Resisting recent inclinations toward suspicion of historicist methodologies, Lauren M. E. Goodlad pursues a theoretically nuanced and contextually rich comparative study of British literature from the mid-nineteenth to the early twentieth century. At the top of her concerns are the transnational aesthetic flows beneath political attitudes toward liberalism and a rising Tory imperialism. Thus The Victorian Geopolitical Aesthetic, in addition to elaborating Fredric Jameson’s concept of the geopolitical aesthetic, redirects the insights on Gustave Flaubert’s Madame Bovary in Georg Lukács’s Historical Novel toward the British novel, which Lukács abandoned after Walter Scott. Furthermore, heeding the transnational methodologies that have evolved since Edward W. Said’s Culture and Imperialism, Goodlad insistently probes the modalities of empire to demonstrate the entanglements of national literary history in global capital.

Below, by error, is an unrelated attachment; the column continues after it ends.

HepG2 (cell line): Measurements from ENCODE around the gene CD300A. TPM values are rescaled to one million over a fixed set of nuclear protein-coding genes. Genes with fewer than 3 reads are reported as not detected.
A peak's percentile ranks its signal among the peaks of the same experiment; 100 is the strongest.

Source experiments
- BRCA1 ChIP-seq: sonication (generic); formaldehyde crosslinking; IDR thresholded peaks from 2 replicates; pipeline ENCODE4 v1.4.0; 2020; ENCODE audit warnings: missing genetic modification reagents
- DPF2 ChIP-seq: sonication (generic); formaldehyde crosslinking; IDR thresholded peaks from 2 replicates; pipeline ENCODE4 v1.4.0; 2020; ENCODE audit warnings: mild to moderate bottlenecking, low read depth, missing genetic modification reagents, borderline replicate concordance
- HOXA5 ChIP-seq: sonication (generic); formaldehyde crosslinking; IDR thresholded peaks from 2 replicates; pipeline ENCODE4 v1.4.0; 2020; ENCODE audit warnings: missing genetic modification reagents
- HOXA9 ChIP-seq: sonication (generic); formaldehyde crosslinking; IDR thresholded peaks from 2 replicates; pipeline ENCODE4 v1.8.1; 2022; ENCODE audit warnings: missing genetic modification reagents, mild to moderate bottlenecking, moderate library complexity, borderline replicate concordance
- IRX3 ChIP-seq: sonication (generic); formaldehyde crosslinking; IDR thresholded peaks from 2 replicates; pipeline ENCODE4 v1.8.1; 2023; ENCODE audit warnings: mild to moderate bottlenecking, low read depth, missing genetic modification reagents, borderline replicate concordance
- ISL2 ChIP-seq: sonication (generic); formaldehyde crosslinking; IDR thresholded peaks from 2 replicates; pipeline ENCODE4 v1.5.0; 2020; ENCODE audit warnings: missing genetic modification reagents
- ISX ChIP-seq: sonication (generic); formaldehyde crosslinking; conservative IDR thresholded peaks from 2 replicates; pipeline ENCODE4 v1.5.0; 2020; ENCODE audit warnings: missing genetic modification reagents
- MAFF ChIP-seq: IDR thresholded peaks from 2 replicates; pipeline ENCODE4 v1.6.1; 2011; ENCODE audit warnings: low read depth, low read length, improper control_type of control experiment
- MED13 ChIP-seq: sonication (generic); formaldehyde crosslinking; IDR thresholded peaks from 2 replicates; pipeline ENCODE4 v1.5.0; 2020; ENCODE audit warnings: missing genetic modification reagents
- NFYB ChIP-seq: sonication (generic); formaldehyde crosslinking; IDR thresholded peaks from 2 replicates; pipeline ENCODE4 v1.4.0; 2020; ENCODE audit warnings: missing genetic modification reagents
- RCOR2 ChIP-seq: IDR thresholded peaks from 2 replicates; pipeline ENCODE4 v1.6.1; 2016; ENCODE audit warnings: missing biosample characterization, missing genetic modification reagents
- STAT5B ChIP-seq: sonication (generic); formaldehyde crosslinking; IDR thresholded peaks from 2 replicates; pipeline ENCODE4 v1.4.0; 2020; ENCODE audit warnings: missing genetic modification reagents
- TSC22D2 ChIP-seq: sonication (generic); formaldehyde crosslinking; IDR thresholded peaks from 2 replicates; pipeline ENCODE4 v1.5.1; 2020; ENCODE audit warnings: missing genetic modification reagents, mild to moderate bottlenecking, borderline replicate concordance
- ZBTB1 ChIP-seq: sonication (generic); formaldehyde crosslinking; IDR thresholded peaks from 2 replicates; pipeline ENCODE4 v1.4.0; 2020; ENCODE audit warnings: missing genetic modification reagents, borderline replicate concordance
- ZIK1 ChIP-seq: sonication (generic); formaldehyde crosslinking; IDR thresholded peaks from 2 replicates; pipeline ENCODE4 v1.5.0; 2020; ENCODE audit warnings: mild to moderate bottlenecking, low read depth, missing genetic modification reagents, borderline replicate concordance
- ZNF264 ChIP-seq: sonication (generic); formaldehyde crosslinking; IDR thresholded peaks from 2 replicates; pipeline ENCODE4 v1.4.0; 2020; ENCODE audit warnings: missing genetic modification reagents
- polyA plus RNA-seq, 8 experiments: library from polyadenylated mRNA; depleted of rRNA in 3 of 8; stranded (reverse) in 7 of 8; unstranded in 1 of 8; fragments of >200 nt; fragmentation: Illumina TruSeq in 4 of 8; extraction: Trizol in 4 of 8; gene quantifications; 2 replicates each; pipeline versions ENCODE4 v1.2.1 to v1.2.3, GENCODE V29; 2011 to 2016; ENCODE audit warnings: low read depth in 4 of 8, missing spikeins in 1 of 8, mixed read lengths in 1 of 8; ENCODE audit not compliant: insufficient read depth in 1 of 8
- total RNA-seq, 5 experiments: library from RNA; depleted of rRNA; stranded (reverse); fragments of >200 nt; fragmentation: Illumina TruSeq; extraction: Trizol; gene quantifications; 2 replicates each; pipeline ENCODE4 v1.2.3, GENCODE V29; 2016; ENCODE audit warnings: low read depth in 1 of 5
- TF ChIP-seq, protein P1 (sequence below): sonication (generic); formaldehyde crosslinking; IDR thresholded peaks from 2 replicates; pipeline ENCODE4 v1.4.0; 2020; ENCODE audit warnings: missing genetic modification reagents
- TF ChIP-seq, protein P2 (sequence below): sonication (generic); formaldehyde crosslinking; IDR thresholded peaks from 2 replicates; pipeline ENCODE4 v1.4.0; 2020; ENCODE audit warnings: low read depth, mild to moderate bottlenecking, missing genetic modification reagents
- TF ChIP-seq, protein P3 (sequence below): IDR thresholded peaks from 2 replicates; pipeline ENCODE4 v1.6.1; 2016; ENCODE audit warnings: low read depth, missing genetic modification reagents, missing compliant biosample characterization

The relationship among nationalism, cosmopolitanism, and empire takes center stage in Goodlad’s nuanced readings of...

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